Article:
Shortly after dispatching the first bronze Muse to America, Brancusi produced two additional bronze casts, one the same height as the Quinn version and the other cut down to the height of the original marble (Bach, nos. 140b-c; fig. 9, and Private collection). He also made two plaster casts of the slightly altered composition, both of which are housed today in the Musée national d'art Moderne, Paris; it is most likely one of these that is visible in a photograph of Brancusi's studio from 1925 (fig. 10).
The present plaster continued to enjoy a distinguished history long after its inclusion in the Armory Show. In 1955, Walt Kuhn's widow gave the sculpture (along with the second plaster Muse) to the Guggenheim Museum, whose newly appointed director James Johnson Sweeney was an enthusiastic proponent of Brancusi's work. Later the same year, Sweeney mounted Brancusi's first museum exhibition ever, a comprehensive retrospective that originated at the Guggenheim and then traveled to the Philadelphia Museum of Art. The present plaster is listed as No. 5 in the catalogue of this watershed show, which definitively established the eighty-year-old sculptor as a monumental figure in modern art. Even before the year was over, Art News announced their decision that "the palm for The Most Important Exhibition of Modern Art goes for 1955 to the first comprehensive American view of the sculpture of Constantin Brancusi" (quoted in exh. cat., op. cit., Philadelphia, 1995, p. 68). The present plaster remained part of the Guggenheim's holdings of Brancusi's work for nearly a quarter-century, before passing into an esteemed private collection; it has not been on the market or seen in public in more than twenty-five years.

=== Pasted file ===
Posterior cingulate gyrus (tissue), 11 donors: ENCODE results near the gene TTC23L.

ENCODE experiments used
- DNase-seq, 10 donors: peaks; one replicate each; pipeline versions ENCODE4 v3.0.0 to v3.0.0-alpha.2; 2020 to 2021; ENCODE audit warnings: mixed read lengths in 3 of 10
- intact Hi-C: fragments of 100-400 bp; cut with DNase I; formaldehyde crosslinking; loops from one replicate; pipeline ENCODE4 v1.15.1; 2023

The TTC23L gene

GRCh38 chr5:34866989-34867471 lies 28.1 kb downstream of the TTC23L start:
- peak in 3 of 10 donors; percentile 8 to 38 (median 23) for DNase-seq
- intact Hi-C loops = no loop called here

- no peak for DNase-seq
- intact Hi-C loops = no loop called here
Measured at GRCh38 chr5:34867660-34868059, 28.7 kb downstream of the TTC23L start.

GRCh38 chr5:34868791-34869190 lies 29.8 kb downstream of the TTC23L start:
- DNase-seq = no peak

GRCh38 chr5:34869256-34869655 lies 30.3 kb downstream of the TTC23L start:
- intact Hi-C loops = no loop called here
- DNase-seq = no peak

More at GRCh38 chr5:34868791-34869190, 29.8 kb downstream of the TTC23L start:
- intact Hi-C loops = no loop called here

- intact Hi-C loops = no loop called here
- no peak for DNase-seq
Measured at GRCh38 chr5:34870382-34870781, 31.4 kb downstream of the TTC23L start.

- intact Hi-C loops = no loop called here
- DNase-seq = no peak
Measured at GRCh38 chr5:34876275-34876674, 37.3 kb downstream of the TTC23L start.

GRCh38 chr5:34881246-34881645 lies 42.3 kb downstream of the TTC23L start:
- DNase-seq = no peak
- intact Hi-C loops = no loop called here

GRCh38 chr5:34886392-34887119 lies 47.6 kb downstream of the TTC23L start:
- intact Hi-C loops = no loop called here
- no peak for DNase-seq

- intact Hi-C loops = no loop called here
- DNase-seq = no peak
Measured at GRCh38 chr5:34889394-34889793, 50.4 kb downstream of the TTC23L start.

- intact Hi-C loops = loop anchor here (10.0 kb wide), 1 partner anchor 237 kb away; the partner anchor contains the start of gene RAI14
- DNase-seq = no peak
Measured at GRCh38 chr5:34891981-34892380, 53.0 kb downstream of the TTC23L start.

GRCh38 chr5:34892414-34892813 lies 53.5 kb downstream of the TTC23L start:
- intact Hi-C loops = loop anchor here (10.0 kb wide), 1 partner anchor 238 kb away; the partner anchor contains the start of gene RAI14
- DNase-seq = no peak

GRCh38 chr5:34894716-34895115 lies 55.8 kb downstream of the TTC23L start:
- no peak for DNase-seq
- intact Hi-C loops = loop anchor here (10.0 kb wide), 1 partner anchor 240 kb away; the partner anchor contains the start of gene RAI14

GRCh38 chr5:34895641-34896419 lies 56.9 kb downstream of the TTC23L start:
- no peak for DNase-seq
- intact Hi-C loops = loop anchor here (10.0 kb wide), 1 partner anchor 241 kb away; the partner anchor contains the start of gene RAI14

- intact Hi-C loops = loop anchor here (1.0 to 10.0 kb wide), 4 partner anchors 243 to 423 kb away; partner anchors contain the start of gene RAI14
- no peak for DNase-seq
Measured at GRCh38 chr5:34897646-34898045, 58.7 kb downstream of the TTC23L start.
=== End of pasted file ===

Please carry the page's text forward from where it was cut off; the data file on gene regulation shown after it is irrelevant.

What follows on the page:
(fig. 1) Constantin Brancusi, Une muse (marble), 1912. The Solomon R. Guggenheim Museum, New York.
(fig. 2) Baroness Renée-Irana Frachon, the model for the present sculpture.
(fig. 3) Constantin Brancusi, La Baronne R.F., 1909. Private collection.
(fig. 4) Constantin Brancusi, La muse endormie I, 1909-1910. Hirshhorn Museum and Sculpture Garden, Washington, D.C.
(fig. 5) Constantin Brancusi, Mademoiselle Pogany I, 1912. Philadelphia Museum of Art.
(fig. 6) Poster, Armory Show, New York, 1913.
(fig. 7) Installation of the Armory Show at the Art Institute of Chicago, 1913; with Une muse visible in the foreground.
(fig. 8) Constantin Brancusi, Muse, 1917. John Quinn Memorial Collection, New York Public Library.
(fig. 9) Constantin Brancusi, Une muse (polished bronze), 1917. Museum of Fine Arts, Houston.
(fig. 10) Brancusi's studio in 1925, with a plaster Muse in the upper right.